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Sandy Springs Reporter

Inside In control

City now has more say over apartments COMMUNITY 2

Real Estate How much house does $500,000 buy? PAGES 8-10

SEPT. 5 — SEPT. 18, 2014 • VOL. 8 — NO. 18

Painting their pride

City Council gives the OK for 1,000-seat performing arts center BY ANN MARIE QUILL

From left, Alec Nathan, Owen McDaniel, Travis Block and Davis Vainer, Riverwood International Charter School students, show their spirit with body paint during a football game against Holy Innocents’ Episcopal School on Aug. 29. The Riverwood Raiders beat the Holy Innocents’ Golden Bears 34-3. More photos on page 19.


Resident devotes time to beautifying library BY ANN MARIE QUILL


Sylvia McAdam never expected to spend her summer putting down woodchips on the lawn of the Sandy Springs Library. “I was going to lay out,” she said. “I was going to get a tan.” As part of her relaxation plan and once her son graduated high school, McAdam went to the library on Mount Vernon Road to find a romance novel. Instead of finding a book, she says she found knee-high grass, weeds, trash and tree limbs on the grounds. “It looked awful,” she said. “I didn’t even go inside.” Instead, she went home and told her husband, Don, “We needed to go cut the grass at the library. This was on a Saturday. On Monday, I started calling Fulton County.”

Sandy Springs Mayor Rusty Paul has repeatedly called it the “most important” project the city has ever undertaken. On Sept. 2, that project inched a little closer to reality when Sandy Springs City Council gave the goahead to developers to proceed with City Center planning that includes a performing arts center up to 1,000 seats. Options presented by City Center master developers Carter/Selig for the performing arts center have included three sizes, ranging from 600 to 1,000 seats with varying amenities and stage sizes. While a resolution adopted by the council gives planners approval to pursue the larger performing arts center option, it does provide flexibility. Adopted unanimously, the resolution, an alternative version submitted by Councilman John Paulson, gives the city leeway to determine during a design phase the specific components of the arts center. The original resolution specifically favored a black-box design for the performing arts center with 1,000 seats. Paulson said he supported a performing arts center because it will enhance citizens’ quality of life. “The eight years that we’ve been a city we have what I called the ‘taking care of the business of Sandy Springs,’” he said. “We developed a police force, developed a fire department, paved and poured sidewalks, paved streets. We have storm water system that works in probably the first time in 30 years. “We’re doing a lot of things that are fundamental to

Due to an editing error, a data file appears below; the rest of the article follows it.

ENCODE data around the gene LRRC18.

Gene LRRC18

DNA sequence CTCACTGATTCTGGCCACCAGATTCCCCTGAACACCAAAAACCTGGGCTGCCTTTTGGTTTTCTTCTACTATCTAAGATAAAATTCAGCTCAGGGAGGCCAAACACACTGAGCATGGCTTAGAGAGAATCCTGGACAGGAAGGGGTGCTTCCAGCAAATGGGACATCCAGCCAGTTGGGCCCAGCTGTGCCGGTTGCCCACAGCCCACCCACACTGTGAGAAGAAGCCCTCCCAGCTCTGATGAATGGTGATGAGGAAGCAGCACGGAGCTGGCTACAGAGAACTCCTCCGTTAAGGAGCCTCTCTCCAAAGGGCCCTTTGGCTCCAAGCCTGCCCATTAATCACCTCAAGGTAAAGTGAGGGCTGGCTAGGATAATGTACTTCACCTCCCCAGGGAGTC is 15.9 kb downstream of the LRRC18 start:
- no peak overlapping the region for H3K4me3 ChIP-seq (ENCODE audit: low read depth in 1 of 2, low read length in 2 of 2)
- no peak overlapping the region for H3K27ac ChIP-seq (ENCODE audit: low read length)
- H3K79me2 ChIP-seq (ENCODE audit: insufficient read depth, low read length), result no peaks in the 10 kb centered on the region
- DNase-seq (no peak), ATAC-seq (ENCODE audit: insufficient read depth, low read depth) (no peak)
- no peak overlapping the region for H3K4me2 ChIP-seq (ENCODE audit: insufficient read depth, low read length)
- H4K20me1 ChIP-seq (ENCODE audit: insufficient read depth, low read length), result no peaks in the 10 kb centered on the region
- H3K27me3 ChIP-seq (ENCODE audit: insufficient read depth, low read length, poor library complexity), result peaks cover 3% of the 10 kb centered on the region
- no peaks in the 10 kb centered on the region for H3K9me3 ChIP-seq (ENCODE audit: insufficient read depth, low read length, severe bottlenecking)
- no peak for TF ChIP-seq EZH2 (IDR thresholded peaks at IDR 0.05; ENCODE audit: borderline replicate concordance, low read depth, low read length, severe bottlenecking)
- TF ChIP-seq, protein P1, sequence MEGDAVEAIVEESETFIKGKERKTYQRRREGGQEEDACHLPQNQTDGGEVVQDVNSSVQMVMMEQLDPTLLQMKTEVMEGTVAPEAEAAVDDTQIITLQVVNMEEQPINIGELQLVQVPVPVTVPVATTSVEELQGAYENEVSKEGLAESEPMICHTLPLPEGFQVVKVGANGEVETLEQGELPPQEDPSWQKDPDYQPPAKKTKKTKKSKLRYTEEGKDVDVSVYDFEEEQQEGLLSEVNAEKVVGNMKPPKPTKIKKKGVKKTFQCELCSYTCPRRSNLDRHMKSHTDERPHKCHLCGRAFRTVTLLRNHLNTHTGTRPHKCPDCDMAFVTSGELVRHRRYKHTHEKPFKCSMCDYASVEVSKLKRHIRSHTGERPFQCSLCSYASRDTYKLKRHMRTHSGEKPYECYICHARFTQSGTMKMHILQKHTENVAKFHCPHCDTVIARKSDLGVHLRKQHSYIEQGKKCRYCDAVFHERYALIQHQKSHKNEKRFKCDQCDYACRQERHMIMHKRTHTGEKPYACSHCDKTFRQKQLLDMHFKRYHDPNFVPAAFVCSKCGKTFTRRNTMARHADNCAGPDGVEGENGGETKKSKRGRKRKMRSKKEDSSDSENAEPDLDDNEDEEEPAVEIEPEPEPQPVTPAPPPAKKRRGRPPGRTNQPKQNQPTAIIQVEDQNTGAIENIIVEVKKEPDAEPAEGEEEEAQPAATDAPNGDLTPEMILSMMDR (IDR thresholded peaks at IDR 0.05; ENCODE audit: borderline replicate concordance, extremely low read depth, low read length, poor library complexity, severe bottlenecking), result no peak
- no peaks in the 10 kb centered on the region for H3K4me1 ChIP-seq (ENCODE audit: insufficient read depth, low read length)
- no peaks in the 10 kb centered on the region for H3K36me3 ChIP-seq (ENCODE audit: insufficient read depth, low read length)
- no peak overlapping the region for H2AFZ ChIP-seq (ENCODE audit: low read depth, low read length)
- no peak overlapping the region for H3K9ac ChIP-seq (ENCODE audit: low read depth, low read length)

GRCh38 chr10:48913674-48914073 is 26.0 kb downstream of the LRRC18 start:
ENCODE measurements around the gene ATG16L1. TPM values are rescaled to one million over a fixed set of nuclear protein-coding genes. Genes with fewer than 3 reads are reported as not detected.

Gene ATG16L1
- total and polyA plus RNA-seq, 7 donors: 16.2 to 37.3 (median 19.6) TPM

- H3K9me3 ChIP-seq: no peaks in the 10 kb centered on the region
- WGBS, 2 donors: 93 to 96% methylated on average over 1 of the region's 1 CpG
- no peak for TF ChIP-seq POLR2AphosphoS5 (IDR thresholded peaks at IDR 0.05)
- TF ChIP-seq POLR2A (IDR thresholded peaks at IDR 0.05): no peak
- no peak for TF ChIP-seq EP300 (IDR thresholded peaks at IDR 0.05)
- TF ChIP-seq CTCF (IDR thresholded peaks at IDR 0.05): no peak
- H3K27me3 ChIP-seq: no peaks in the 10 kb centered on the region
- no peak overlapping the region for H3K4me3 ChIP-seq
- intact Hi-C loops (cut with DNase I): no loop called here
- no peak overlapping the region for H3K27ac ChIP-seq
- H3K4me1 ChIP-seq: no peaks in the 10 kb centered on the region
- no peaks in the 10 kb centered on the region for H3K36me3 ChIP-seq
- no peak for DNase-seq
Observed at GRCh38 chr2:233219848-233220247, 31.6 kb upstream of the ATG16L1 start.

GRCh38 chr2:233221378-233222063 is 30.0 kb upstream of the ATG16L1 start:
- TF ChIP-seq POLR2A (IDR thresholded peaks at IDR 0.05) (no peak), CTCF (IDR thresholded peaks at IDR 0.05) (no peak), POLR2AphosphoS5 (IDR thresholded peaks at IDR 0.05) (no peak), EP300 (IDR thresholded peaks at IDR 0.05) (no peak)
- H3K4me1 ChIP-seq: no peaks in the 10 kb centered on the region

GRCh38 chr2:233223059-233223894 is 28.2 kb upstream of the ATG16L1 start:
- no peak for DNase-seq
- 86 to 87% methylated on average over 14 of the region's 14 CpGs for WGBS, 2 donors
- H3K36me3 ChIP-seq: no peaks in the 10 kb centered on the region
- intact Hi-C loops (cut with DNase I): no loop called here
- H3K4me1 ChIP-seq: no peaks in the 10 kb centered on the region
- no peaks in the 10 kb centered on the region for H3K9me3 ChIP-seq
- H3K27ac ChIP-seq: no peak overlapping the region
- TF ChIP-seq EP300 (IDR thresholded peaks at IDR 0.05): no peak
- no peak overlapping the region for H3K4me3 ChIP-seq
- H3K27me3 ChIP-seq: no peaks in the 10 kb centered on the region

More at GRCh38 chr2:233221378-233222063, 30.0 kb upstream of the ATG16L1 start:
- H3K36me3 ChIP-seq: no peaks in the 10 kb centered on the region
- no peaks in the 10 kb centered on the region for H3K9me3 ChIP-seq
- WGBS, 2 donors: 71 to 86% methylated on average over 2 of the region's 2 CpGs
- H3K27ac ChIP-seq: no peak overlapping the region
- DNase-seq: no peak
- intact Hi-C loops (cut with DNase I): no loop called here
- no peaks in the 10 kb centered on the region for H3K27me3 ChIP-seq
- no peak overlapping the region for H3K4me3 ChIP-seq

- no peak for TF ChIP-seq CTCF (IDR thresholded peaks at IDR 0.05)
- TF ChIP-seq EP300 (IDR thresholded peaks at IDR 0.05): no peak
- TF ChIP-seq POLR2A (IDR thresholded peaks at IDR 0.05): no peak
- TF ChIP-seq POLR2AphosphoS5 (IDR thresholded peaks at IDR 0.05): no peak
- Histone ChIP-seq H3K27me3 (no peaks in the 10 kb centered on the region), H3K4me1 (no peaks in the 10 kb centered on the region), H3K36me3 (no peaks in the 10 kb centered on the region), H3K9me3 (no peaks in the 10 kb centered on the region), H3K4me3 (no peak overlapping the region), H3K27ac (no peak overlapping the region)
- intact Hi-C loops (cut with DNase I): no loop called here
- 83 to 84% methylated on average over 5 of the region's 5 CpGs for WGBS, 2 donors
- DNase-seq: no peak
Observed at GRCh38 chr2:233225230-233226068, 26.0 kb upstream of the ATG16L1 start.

McAdam got in touch with the libraries’ maintenance division and discovered that due to cutbacks in library services, the library lawn was not being maintained. In January the Fulton Board of Commissioners voted to cut the Atlanta-Fulton Public Library System’s budget by $6 million, which resulted in a cut in hours and a reduction in staff. They “told me, ‘No, the grass hadn’t been cut at the library,’ and ‘No, the grass wasn’t going to be cut at the library.’” McAdam and her husband now spend about 45 minutes every day working to give the library a facelift. He weeds; she lays down woodchips. But they haven’t been alone. Walking over the library’s SEE RESIDENT, PAGE 4

Timeline for City Center 2012: City adopts master plan 2013: Council approves land acquisition, infrastructure 2014: June: Carter/Selig hired as master developer • July: City explores feasibility of performing arts center • Aug. 27: Planners present City Center site plans • Sept. 2: Council gives OK to 1,000-seat performing arts center

09-05-2014 Sandy Springs Reporter  
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